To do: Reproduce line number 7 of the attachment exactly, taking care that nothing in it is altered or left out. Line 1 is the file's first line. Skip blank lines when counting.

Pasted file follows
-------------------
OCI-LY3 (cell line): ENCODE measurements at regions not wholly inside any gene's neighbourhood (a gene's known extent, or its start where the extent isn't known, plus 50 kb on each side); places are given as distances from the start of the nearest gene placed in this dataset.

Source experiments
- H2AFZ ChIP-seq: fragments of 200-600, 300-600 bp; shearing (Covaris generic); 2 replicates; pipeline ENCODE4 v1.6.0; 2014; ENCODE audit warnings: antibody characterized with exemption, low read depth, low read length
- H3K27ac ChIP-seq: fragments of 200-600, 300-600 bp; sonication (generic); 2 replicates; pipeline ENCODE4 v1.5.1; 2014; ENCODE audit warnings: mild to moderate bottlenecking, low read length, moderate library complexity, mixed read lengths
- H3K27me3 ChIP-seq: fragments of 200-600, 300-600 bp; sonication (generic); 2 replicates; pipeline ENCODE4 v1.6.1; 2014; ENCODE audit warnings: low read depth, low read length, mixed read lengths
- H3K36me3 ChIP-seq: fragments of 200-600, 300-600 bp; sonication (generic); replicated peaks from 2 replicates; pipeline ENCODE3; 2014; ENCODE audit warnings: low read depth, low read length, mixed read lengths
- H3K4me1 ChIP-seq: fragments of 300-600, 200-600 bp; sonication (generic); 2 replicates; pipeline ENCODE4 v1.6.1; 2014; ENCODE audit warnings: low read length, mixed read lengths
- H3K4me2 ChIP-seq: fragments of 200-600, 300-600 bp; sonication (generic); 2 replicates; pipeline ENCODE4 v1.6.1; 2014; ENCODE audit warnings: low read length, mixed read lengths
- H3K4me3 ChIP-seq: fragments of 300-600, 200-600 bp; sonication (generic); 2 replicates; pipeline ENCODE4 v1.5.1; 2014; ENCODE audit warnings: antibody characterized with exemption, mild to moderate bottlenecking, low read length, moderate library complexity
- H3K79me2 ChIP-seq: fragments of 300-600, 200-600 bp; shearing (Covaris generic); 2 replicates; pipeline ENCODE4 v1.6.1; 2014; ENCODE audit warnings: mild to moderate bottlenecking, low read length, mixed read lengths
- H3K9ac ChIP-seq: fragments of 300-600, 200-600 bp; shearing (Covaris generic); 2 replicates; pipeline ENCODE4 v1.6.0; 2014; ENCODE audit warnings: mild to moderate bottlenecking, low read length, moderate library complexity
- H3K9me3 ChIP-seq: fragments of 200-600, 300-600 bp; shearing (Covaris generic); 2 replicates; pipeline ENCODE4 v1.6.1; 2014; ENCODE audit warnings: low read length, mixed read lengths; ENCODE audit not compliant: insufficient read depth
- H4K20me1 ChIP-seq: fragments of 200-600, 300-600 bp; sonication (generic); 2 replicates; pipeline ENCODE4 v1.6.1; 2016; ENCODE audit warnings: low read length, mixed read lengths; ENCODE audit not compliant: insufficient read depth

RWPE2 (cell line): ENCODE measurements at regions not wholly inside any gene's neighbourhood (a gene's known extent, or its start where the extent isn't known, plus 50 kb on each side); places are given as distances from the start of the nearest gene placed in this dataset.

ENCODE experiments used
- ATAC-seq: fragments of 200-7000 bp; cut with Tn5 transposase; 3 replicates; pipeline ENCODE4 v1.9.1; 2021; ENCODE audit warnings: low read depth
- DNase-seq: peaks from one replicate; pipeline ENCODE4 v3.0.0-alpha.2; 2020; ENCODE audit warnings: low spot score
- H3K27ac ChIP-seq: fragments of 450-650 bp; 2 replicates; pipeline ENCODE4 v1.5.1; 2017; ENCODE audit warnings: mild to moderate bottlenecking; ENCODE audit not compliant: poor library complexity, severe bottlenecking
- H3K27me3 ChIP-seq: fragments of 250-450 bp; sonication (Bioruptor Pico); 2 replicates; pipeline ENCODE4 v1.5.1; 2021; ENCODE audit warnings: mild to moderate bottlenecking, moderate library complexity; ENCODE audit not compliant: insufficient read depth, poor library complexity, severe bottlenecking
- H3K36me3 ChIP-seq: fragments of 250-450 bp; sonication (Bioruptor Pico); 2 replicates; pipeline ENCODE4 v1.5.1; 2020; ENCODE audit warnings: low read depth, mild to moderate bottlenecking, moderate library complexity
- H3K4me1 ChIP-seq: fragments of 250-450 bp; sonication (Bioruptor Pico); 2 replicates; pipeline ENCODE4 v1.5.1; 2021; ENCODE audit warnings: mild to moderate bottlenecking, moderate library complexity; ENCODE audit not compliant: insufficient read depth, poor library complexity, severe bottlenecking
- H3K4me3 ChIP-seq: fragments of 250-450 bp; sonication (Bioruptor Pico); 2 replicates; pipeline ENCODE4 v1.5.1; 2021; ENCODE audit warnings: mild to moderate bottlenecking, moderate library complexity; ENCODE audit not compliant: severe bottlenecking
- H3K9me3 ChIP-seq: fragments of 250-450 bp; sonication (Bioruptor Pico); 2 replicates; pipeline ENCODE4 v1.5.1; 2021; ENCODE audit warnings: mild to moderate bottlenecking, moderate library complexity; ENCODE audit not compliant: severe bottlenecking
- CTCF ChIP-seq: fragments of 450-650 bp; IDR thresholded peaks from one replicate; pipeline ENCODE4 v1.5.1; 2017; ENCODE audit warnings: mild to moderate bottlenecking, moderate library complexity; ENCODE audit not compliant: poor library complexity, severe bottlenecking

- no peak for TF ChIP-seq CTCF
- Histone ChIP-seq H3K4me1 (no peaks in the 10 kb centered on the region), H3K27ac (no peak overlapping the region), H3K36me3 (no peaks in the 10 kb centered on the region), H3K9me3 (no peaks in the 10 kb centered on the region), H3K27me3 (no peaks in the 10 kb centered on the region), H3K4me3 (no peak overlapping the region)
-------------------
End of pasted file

- H3K4me1 ChIP-seq: fragments of 300-600, 200-600 bp; sonication (generic); 2 replicates; pipeline ENCODE4 v1.6.1; 2014; ENCODE audit warnings: low read length, mixed read lengths